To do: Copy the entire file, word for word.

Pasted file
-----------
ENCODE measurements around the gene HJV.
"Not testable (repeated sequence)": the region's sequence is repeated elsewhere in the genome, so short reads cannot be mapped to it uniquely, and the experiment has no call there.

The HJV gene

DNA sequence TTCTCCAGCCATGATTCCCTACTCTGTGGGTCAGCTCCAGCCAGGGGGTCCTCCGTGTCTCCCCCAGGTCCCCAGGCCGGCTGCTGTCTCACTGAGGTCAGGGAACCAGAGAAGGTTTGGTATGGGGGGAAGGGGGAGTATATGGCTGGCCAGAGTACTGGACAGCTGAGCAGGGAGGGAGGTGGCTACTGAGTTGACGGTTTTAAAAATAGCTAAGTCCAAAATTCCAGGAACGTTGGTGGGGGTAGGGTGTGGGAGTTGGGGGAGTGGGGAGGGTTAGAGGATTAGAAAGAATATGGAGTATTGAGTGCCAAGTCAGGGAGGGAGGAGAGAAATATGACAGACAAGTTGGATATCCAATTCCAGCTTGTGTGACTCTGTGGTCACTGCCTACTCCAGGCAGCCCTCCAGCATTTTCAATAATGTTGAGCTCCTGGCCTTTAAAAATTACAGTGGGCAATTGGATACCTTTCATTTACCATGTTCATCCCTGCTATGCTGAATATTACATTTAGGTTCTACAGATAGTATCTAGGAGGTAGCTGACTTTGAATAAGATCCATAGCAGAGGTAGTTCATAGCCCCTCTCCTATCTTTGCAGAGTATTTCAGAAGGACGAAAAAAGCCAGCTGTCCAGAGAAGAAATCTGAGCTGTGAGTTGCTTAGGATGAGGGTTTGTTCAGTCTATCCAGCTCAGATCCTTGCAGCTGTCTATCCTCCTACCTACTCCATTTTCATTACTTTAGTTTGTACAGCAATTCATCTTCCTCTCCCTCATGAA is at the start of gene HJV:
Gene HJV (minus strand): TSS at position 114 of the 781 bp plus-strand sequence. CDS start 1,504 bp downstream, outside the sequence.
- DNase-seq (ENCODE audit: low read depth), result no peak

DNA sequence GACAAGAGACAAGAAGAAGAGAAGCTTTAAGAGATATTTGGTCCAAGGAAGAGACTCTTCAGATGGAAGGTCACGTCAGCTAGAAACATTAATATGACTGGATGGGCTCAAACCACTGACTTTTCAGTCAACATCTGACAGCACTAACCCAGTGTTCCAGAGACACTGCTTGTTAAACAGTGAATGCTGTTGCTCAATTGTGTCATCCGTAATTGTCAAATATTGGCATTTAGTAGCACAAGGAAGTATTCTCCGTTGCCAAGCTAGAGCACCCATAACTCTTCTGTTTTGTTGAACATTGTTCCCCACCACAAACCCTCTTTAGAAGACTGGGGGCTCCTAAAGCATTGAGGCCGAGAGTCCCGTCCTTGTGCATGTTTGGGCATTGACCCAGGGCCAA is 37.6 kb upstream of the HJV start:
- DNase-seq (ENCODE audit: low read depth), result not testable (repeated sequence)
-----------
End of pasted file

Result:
ENCODE measurements around the gene HJV.
"Not testable (repeated sequence)": the region's sequence is repeated elsewhere in the genome, so short reads cannot be mapped to it uniquely, and the experiment has no call there.

The HJV gene

DNA sequence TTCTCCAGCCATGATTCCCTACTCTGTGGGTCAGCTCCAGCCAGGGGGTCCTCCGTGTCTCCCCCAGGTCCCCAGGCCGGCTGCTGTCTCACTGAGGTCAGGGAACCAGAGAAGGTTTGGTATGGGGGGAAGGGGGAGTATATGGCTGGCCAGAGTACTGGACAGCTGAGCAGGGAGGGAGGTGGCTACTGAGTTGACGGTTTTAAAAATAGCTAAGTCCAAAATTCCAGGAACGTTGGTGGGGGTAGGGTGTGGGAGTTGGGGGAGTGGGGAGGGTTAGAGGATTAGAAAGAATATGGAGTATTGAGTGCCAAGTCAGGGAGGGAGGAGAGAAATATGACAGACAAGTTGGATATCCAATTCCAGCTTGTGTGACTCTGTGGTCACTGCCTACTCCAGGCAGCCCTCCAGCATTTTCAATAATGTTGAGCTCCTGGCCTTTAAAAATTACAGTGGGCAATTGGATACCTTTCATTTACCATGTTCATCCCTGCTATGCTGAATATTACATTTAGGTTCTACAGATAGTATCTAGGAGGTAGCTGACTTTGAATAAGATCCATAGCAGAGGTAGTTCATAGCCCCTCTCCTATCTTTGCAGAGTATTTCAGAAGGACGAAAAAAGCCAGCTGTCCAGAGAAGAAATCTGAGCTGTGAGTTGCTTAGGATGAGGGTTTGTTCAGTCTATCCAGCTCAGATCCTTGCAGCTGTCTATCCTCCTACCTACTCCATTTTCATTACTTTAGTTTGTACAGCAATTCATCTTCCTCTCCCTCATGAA is at the start of gene HJV:
Gene HJV (minus strand): TSS at position 114 of the 781 bp plus-strand sequence. CDS start 1,504 bp downstream, outside the sequence.
- DNase-seq (ENCODE audit: low read depth), result no peak

DNA sequence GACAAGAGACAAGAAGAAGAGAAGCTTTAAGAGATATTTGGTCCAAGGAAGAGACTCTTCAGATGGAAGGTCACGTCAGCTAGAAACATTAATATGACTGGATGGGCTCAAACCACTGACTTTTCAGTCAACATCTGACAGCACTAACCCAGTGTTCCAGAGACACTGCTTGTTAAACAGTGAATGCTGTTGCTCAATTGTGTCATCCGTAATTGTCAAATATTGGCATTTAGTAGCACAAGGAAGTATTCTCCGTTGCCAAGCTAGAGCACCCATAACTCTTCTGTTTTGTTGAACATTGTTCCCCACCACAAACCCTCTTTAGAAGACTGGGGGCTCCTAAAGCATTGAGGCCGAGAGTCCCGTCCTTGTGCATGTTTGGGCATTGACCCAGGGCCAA is 37.6 kb upstream of the HJV start:
- DNase-seq (ENCODE audit: low read depth), result not testable (repeated sequence)